What Can We Steal From Alexis Pope’s “Directions: Exit This Burning Building”?
Title of Work and its Form: “Directions: Exit This Burning Building,” poem
Author: Alexis Pope (on Twitter @alexisflannery)
Date of Work: 2013
Where the Work Can Be Found: The poem debuted in Issue 17 of Coconut Magazine. You can read the work here. The poem was subsequently reprinted in Bone Matter, the Lettered Streets Press chapbook that Ms. Pope shared with Aubrey Hirsch.
Bonuses: Here is an interview Ms. Pope granted to Vouched Books. Here is a poem Ms. Pope placed in Guernica. I’ve said it a thousand times: poetry is usually best when heard rather than read. Here’s a video of Ms. Pope reading some of her work:
Element of Craft We’re Stealing: Lineation
Well, the meaning of a published poem is determined by the reader, not the poet. I don’t know if Ms. Pope had this in mind, but it seemed to me that “Directions” is a three-section poem about a lover warning another that their relationship may not be a lifetime of wine and roses. Each section features a potent image described in slightly abstract band that keeps the meaning open to interpretation.
One of the reasons I liked this poem is because of the way Ms. Pope plays with the lines. The work in the chapbook is helpful to me (as it may be to you) because Ms. Pope is far more “experimental” than I tend to be. It’s wonderful, isn’t it? If you’re a more “conventional” poet, you can enjoy Ms. Pope’s poem and try to understand how they work in the interest of improving your own work!
Here’s a section of Ms. Pope’s first stanza. (Yes, I was careful to ensure the lineation is the same as in her chapbook; these things can change a little depending on the size of your browser window.)
In the chapbook, the right margins are justified, too. (Darn digital world…) You’ll notice immediately that Ms. Pope has inserted a slash into each of her lines. In case you weren’t aware, a slash is the way you signify a line break in a poem when you can’t reproduce the lines as intended. For example, here’s the first stanza of “Annabel Lee” as it might be quoted under circumstances in which a writer couldn’t reproduce the author’s original lines:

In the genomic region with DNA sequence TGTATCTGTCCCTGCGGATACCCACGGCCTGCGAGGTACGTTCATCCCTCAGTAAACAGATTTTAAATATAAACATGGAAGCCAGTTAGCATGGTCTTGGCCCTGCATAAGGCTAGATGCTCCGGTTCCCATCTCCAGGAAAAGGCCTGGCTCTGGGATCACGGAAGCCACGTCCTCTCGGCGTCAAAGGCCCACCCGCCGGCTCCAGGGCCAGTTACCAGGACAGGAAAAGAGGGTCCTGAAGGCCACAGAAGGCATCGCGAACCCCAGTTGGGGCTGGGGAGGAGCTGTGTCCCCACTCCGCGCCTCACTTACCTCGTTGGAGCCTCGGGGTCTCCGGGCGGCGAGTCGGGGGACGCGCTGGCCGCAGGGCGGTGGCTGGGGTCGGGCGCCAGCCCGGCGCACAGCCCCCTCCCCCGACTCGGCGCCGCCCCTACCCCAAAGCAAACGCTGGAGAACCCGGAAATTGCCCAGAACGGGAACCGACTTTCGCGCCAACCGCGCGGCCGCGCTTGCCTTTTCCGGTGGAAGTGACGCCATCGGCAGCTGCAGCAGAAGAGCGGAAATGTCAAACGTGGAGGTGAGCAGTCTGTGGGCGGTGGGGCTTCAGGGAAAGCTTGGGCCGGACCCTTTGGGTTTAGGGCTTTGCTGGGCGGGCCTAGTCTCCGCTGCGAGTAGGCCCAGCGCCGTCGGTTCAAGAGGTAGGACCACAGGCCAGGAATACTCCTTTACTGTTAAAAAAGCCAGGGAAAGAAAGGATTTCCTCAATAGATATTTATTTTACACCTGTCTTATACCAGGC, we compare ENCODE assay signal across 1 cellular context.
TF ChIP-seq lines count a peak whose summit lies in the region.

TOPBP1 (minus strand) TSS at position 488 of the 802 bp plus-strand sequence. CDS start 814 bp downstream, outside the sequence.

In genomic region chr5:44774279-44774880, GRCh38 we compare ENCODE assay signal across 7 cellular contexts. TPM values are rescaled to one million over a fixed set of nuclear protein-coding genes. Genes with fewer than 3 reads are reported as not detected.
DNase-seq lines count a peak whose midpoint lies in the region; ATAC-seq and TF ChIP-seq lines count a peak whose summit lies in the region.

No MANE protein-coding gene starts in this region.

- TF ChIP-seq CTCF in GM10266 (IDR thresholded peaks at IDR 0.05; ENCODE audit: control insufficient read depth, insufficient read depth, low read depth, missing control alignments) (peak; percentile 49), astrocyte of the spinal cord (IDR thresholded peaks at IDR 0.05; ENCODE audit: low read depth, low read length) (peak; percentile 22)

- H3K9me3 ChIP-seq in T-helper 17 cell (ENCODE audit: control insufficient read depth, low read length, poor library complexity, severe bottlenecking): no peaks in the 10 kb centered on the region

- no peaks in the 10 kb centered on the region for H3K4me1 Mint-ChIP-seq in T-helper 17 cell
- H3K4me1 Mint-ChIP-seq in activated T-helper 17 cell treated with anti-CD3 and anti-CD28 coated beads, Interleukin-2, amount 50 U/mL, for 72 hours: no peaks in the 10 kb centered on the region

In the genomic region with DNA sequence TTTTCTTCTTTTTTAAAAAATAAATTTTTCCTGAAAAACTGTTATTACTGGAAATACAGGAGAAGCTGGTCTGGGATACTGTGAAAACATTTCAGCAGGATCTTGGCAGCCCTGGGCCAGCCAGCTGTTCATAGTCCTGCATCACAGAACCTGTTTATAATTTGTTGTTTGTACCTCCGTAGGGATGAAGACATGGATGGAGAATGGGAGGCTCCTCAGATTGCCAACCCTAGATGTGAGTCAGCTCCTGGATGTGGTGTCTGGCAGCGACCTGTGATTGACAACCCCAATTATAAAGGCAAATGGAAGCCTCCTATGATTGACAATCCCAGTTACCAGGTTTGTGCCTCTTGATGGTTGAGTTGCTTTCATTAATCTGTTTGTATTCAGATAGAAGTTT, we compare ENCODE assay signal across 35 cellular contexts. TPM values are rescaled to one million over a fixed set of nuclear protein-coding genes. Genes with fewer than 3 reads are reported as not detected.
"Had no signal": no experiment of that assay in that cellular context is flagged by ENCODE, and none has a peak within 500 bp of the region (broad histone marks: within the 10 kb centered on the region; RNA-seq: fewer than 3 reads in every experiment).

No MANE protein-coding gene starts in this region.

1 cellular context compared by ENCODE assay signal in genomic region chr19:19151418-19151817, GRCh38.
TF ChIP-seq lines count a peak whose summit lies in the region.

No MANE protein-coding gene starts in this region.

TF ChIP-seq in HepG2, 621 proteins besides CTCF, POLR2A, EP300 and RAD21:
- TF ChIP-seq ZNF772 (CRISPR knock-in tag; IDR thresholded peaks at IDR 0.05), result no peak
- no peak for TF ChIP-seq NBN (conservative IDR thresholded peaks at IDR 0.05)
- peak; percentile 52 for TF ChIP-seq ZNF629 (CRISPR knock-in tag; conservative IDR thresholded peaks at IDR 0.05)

It was many and many a year ago, /In a kingdom by the sea, /That a maiden there lived whom you may know /By the name of Annabel Lee; /And this maiden she lived with no other thought /Than to love and be loved by me.
Ms. Pope could just have hit “return” when she wanted a new line. What does Ms. Pope gain by placing a slash in each of her lines?
- The poem (to my mind) is about the restrictions that we place on ourselves and others in a relationship. Doesn’t a slash make perfect visual sense. That slash is a real barrier to reflect the emotional barrier that may be present.
- The slashes muddy the poem somewhat, allowing (or forcing us) to understand the lines in different ways. Which do we prefer as the first line? “My nose was bleeding this thin way” or “My nose was bleeding this thin way / A napkin arrived in”? Ms. Pope clearly wants to force her reader into a more analytical state of mind.
Here’s number 3 and possibly the most fun thing that Ms. Pope gains with her structure. Take a look at the poem with all of the slashes circled in red:
No, the correlation isn’t perfect, of course. But can you allow your pareidolia go to work? The many slashes in the poem create blank spaces that attract your eyes. The poem seems to contain a slash, doesn’t it?
What Should We Steal?
- Consider the internal structure of your lines in addition to the way they affect the whole. A poem may benefit if the reader is invited to play with and rearrange the lines on their own.
- Allow the form of your work to reflect its specific elements and its theme. A poem that is (to me) about resisting some facets of a romantic relationship can contain slashes…and can also suggest one.